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A Contribution to Social Acceptance of PV in an Oil-Rich Country: Reflections on Governmental Organisations in Iran

Aghlimoghadam, Leila; Salehi, Sadegh; Dienel, Hans-Liudger

FG Arbeitslehre / Technik und Partizipation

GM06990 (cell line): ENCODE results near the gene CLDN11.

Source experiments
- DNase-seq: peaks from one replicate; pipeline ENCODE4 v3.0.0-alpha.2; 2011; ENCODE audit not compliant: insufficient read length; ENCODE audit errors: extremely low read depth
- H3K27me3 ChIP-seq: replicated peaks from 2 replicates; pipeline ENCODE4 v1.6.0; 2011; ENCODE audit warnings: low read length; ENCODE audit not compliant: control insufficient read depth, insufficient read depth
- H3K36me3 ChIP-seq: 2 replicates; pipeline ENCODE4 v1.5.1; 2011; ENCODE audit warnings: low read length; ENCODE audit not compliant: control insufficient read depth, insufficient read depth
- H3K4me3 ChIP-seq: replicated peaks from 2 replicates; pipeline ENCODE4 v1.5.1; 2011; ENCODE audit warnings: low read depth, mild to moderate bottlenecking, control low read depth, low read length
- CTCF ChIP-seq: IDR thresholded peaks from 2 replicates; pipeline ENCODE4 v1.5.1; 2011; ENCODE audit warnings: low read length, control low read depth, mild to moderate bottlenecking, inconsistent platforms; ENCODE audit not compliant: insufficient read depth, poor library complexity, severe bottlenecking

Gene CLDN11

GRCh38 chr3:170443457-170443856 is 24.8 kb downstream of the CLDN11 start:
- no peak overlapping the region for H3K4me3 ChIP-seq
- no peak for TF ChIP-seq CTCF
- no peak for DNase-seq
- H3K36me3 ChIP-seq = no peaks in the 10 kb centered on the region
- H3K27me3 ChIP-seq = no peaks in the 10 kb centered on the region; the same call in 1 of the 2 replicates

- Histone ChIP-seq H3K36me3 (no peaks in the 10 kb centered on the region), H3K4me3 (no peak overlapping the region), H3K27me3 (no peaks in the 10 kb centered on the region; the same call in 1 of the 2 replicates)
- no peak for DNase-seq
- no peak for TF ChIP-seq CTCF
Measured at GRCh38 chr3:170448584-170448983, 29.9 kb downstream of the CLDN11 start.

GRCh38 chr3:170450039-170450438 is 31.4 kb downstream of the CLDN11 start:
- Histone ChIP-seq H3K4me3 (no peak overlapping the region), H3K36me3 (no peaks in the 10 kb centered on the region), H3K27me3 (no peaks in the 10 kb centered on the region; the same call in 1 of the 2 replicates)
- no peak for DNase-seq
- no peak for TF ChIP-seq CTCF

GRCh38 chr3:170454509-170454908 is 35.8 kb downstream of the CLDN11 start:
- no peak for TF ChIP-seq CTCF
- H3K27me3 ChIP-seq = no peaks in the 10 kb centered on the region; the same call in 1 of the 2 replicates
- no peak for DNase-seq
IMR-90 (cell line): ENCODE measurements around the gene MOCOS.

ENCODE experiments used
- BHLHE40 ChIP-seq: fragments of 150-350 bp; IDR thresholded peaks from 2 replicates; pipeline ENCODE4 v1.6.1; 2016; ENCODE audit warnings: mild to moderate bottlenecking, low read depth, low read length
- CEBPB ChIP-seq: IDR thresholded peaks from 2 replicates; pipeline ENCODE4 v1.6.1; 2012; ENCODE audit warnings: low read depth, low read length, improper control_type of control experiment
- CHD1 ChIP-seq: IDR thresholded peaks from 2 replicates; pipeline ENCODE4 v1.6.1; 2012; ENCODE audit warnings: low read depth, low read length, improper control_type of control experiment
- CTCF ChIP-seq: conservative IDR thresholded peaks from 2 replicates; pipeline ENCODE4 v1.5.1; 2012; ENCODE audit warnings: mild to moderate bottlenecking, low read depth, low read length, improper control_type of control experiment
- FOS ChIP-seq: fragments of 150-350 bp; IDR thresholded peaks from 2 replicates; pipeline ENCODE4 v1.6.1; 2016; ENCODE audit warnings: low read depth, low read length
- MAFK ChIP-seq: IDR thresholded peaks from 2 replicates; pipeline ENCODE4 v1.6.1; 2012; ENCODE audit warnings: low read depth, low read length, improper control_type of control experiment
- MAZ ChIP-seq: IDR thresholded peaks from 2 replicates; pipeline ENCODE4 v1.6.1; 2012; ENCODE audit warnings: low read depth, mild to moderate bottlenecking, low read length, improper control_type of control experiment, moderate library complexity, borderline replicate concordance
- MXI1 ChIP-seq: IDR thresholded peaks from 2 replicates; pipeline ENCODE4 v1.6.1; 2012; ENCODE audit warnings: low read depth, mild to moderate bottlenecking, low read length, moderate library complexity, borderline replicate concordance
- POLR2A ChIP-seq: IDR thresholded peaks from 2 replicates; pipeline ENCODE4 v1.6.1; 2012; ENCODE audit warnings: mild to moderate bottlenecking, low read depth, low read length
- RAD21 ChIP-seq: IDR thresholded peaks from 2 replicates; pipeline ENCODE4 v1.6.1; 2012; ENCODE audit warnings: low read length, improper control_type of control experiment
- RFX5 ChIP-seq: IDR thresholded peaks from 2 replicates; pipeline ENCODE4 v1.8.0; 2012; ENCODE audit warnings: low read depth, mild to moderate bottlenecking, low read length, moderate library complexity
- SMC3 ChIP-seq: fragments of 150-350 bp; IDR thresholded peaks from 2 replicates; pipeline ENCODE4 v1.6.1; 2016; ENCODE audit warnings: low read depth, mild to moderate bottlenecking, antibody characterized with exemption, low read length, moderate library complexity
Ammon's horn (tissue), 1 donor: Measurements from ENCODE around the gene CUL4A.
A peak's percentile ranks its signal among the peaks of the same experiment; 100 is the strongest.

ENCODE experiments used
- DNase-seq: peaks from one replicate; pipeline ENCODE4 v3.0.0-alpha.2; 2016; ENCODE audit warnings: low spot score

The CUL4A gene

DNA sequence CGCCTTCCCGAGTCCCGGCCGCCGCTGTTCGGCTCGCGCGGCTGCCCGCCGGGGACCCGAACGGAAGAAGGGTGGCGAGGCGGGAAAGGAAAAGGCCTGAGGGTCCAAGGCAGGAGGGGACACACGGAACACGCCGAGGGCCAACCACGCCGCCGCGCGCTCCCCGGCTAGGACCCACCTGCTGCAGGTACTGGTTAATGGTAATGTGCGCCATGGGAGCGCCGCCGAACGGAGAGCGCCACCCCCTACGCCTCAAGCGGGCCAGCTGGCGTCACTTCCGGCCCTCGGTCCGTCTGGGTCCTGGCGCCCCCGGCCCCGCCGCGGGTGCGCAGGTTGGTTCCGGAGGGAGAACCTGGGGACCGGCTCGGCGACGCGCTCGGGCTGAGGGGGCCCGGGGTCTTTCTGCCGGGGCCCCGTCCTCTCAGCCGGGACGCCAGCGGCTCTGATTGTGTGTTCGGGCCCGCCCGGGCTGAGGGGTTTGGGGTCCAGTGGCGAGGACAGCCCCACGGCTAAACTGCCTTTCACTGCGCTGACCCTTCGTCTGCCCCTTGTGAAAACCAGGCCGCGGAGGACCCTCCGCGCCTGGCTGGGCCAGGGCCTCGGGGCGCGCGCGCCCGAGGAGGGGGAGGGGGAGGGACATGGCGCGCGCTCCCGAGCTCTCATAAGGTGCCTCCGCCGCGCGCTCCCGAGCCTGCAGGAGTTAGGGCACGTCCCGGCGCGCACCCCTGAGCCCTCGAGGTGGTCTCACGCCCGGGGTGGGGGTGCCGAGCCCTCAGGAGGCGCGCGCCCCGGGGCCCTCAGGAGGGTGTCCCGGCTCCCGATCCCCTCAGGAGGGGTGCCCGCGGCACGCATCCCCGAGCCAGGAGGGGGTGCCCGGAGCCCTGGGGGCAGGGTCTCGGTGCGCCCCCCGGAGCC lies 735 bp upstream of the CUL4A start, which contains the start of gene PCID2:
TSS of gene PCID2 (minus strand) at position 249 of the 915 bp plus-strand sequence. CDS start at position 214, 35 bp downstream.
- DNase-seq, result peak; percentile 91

To examine the social acceptance of renewable energy infrastructures regarding their position in the success of energy transition, attitudes towards these technologies have been increasingly recognised to play an important role. Notably, most of empirical literature has focused on the global northern countries, with bottom-up transition governance structure. In this paper, we study attitudes towards photovoltaics in Iran, as a fossil fuel-rich country of the global south, with a top-down energy transition structure and committed to UNFCCC. We focused on governmental organisations as a key stakeholder group regarding their role in winning public acceptance. Aiming at finding determinants of attitudes towards PV, we conducted 15 qualitative interviews in 10 governmental organisations in Golestan, Guilan and Tehran. Taking an inductive approach to the data, we considered the acceptance and attitude theories as sensitising concepts to investigate common and specific issues in terms of social acceptance in Iran. We find accessing electricity and diversifying electricity resources via PV as the key technical drivers, and the upstream policies as the key political drivers towards PV adoption. Though the weak policies (design and implementation), privileging economic and technical obstacles, do hinder the PV adoption and shape negative attitudes toward it. We realise that the previous literature overlooked the fossil fuel-rich countries and their energy transition governance structure. Our findings imply that better-designed upstream policies with a more enabling policy framework are needed to motivate actions on the governmental organisation level.